Whatever it is that is helping to keep damage down to a minimum with cover crops seems to-be working as more rape in this area has been sown with a cover crop and is showing very little flea beetle damage, so more for me to go at, happy days.

That's interesting, everyday is a school day. Thanks for you post most informative.  

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57 minutes ago, old'un said:

Was told by an Agronomist that the main job of companion crops such as buckwheat is to hide the young rape plants from the swarms of flea beetle that arrive around September, the buckwheat is usually broadcast just before combining or sown directly after combining end of July, once the buckwheat is established the rape is sown directly into the cover crop.

Last year a farmer I know went over a freshly combined barley field with the power-harrow, there was a lot of corn left on the top after combining, when the barley was about two inches tall he direct drilled the field with rape, there was very little beetle damage and the field produced a good crop, he put it down to the young rape plants must be giving off a certain wavelength of light/colour that the beetles are looking for when flying overhead.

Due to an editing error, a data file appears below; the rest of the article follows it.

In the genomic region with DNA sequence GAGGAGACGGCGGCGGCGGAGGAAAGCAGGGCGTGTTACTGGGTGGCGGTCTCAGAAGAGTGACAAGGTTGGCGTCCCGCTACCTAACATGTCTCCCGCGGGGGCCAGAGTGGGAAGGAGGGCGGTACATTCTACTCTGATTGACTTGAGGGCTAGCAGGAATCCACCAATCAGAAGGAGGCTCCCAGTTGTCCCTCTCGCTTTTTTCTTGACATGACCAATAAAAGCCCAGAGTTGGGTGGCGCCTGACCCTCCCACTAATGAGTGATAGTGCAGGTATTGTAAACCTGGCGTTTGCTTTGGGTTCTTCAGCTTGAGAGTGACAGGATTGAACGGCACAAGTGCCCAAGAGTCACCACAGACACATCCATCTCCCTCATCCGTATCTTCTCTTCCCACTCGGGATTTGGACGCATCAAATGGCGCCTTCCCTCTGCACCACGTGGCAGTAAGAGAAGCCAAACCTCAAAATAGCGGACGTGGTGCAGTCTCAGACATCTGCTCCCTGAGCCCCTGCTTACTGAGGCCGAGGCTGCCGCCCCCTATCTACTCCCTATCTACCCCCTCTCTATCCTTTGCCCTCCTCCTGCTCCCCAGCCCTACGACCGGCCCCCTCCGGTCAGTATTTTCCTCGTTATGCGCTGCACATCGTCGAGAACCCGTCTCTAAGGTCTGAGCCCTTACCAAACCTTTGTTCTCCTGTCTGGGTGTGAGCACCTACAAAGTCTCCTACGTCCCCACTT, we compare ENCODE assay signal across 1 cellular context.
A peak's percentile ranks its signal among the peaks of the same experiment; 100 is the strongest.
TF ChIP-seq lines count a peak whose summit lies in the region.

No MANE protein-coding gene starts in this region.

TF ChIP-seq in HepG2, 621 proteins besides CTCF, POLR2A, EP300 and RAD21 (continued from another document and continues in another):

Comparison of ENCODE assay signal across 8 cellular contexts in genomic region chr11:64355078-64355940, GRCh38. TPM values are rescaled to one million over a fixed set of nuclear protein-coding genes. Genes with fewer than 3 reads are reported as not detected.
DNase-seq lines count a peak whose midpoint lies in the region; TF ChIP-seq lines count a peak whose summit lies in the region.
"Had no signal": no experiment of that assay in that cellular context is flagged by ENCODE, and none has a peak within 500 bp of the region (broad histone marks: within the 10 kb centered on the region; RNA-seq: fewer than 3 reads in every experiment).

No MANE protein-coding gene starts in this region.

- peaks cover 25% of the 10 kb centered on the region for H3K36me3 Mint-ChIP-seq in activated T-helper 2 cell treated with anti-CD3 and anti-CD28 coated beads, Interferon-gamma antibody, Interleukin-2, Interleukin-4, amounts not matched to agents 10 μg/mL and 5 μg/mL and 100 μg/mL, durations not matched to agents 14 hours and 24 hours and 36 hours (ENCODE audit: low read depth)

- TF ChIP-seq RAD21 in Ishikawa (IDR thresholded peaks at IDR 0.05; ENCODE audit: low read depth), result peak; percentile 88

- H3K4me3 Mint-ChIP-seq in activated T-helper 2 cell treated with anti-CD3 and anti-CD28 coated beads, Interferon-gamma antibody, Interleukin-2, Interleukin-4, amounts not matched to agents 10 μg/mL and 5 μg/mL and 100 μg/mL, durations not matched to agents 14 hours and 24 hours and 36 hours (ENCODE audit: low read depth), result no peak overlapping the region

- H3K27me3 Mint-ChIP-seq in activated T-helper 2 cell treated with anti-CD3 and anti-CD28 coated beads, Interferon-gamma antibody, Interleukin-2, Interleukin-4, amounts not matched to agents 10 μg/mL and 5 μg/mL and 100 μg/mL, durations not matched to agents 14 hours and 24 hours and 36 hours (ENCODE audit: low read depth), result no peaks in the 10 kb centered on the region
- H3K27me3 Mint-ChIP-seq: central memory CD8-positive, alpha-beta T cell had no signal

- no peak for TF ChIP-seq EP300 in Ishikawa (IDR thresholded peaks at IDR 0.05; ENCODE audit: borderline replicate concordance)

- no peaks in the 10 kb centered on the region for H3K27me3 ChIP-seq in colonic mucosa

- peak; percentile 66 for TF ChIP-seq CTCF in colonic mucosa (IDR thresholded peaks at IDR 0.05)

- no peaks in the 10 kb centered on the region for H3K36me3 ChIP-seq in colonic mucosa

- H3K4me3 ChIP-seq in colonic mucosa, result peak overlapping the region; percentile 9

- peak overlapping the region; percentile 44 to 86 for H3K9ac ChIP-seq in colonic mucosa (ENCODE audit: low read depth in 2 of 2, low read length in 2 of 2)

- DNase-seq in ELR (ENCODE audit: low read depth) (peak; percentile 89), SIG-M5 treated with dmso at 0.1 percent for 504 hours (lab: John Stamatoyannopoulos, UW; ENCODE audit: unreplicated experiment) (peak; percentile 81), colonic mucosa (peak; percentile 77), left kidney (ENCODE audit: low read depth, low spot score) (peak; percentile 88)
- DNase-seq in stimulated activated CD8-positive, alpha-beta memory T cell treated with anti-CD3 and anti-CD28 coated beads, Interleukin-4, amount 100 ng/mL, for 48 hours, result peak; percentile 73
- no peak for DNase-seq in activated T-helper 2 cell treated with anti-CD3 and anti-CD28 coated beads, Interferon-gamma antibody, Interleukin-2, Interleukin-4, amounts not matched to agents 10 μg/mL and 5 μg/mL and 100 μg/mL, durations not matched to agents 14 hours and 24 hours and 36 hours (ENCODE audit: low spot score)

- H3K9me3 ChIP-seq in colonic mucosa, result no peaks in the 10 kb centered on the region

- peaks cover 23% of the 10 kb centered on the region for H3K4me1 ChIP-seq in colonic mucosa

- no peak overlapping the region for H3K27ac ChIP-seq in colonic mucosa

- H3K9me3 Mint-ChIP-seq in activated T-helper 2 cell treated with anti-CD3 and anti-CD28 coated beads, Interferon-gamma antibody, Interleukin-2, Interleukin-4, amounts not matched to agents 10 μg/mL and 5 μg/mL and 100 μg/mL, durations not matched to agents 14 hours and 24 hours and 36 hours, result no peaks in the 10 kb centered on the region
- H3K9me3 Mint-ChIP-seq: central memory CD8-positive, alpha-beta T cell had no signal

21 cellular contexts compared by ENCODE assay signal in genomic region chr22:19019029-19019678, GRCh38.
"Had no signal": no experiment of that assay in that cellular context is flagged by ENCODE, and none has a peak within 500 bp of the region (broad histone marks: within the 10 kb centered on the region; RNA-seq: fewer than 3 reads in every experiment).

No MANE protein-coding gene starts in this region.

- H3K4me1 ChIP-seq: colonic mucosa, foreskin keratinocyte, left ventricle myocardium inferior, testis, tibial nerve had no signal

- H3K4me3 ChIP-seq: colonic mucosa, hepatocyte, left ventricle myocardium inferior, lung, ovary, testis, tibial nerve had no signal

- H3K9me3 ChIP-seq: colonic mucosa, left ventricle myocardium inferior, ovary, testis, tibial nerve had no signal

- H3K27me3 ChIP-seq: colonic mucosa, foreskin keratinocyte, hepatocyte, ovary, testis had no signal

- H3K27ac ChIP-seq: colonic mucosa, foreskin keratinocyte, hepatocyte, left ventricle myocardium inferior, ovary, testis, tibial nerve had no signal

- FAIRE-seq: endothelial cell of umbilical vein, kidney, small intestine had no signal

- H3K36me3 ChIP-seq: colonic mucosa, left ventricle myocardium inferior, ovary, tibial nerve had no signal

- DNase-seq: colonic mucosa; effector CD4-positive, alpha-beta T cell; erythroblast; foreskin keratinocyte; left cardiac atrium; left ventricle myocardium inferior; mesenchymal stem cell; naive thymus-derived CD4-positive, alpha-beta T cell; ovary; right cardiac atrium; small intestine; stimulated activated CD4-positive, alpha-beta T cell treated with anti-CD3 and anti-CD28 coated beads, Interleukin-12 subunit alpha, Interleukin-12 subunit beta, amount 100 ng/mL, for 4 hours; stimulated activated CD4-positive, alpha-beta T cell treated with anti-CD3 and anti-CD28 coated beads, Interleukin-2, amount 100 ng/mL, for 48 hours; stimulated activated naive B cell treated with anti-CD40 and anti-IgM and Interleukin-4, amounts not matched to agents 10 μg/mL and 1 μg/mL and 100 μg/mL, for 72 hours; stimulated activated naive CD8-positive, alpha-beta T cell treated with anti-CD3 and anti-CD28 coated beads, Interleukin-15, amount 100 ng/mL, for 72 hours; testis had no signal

Whatever it is that is helping to keep damage down to a minimum with cover crops seems to-be working as more rape in this area has been sown with a cover crop and is showing very little flea beetle damage, so more for me to go at, happy days. :)

Such tactics appear to be working well in some parts of the country but I have yet to see them on these Wolds.

More rape has been sown this time and most is looking good. The rape that is poor did not suffer from flea beetle damage but was either drilled too late or into an unsuitable seed bed.

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31 minutes ago, JDog said:

Such tactics appear to be working well in some parts of the country but I have yet to see them on these Wolds.

More rape has been sown this time and most is looking good. The rape that is poor did not suffer from flea beetle damage but was either drilled too late or into an unsuitable seed bed.

The last few of years most of the rape in this area was lost to flea beetle, I had very little to go at, so I am happy that some of the farmers in this area are giving rape another go and sowing it with a companion crop which seems to do the job of protecting the rape, just hope more follow suite. :)

Only draw back to these cover/companion crops is a higher number of slugs which means more time and money on slug pellets, having said that it seems most are happy with the results so far, plus I think the returns on a high value crop such as rape outweighs the extra time/money spent on protecting the crop.

Edited by old'un